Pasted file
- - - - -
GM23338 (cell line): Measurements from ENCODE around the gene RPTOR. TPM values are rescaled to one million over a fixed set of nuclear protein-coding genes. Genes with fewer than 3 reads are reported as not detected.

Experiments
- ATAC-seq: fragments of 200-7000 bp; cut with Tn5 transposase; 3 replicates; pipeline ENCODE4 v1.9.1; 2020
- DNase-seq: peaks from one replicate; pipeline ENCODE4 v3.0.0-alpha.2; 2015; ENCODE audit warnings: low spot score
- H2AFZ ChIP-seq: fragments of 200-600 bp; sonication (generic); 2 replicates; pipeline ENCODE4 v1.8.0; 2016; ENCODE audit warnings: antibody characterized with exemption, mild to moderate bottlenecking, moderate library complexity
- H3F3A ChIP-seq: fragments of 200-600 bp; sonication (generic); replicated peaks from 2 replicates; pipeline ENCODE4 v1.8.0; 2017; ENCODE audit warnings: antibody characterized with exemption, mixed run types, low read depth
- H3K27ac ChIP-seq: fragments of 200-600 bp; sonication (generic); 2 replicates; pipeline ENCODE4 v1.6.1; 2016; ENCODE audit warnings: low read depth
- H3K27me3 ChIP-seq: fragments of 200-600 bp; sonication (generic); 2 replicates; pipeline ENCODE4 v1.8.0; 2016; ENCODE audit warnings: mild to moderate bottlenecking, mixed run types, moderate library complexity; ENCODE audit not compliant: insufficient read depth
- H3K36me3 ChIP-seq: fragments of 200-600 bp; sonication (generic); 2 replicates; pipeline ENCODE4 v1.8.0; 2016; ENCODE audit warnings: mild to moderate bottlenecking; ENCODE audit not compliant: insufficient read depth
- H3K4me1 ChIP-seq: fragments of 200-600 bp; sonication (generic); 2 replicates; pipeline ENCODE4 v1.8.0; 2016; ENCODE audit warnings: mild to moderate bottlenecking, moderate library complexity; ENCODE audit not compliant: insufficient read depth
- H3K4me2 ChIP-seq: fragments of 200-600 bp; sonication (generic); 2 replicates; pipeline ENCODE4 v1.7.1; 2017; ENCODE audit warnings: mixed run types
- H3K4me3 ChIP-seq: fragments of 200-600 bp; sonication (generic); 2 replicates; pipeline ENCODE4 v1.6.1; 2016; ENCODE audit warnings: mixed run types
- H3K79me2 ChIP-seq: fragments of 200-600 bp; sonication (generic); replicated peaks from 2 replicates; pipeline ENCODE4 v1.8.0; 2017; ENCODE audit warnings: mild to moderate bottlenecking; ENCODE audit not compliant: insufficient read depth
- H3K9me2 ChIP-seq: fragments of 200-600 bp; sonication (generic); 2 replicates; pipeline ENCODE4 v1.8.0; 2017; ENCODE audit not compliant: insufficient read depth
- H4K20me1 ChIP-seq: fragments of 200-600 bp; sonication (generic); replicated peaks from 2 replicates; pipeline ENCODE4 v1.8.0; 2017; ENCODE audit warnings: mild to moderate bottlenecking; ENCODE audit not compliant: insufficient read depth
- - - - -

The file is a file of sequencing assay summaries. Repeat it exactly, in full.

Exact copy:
GM23338 (cell line): Measurements from ENCODE around the gene RPTOR. TPM values are rescaled to one million over a fixed set of nuclear protein-coding genes. Genes with fewer than 3 reads are reported as not detected.

Experiments
- ATAC-seq: fragments of 200-7000 bp; cut with Tn5 transposase; 3 replicates; pipeline ENCODE4 v1.9.1; 2020
- DNase-seq: peaks from one replicate; pipeline ENCODE4 v3.0.0-alpha.2; 2015; ENCODE audit warnings: low spot score
- H2AFZ ChIP-seq: fragments of 200-600 bp; sonication (generic); 2 replicates; pipeline ENCODE4 v1.8.0; 2016; ENCODE audit warnings: antibody characterized with exemption, mild to moderate bottlenecking, moderate library complexity
- H3F3A ChIP-seq: fragments of 200-600 bp; sonication (generic); replicated peaks from 2 replicates; pipeline ENCODE4 v1.8.0; 2017; ENCODE audit warnings: antibody characterized with exemption, mixed run types, low read depth
- H3K27ac ChIP-seq: fragments of 200-600 bp; sonication (generic); 2 replicates; pipeline ENCODE4 v1.6.1; 2016; ENCODE audit warnings: low read depth
- H3K27me3 ChIP-seq: fragments of 200-600 bp; sonication (generic); 2 replicates; pipeline ENCODE4 v1.8.0; 2016; ENCODE audit warnings: mild to moderate bottlenecking, mixed run types, moderate library complexity; ENCODE audit not compliant: insufficient read depth
- H3K36me3 ChIP-seq: fragments of 200-600 bp; sonication (generic); 2 replicates; pipeline ENCODE4 v1.8.0; 2016; ENCODE audit warnings: mild to moderate bottlenecking; ENCODE audit not compliant: insufficient read depth
- H3K4me1 ChIP-seq: fragments of 200-600 bp; sonication (generic); 2 replicates; pipeline ENCODE4 v1.8.0; 2016; ENCODE audit warnings: mild to moderate bottlenecking, moderate library complexity; ENCODE audit not compliant: insufficient read depth
- H3K4me2 ChIP-seq: fragments of 200-600 bp; sonication (generic); 2 replicates; pipeline ENCODE4 v1.7.1; 2017; ENCODE audit warnings: mixed run types
- H3K4me3 ChIP-seq: fragments of 200-600 bp; sonication (generic); 2 replicates; pipeline ENCODE4 v1.6.1; 2016; ENCODE audit warnings: mixed run types
- H3K79me2 ChIP-seq: fragments of 200-600 bp; sonication (generic); replicated peaks from 2 replicates; pipeline ENCODE4 v1.8.0; 2017; ENCODE audit warnings: mild to moderate bottlenecking; ENCODE audit not compliant: insufficient read depth
- H3K9me2 ChIP-seq: fragments of 200-600 bp; sonication (generic); 2 replicates; pipeline ENCODE4 v1.8.0; 2017; ENCODE audit not compliant: insufficient read depth
- H4K20me1 ChIP-seq: fragments of 200-600 bp; sonication (generic); replicated peaks from 2 replicates; pipeline ENCODE4 v1.8.0; 2017; ENCODE audit warnings: mild to moderate bottlenecking; ENCODE audit not compliant: insufficient read depth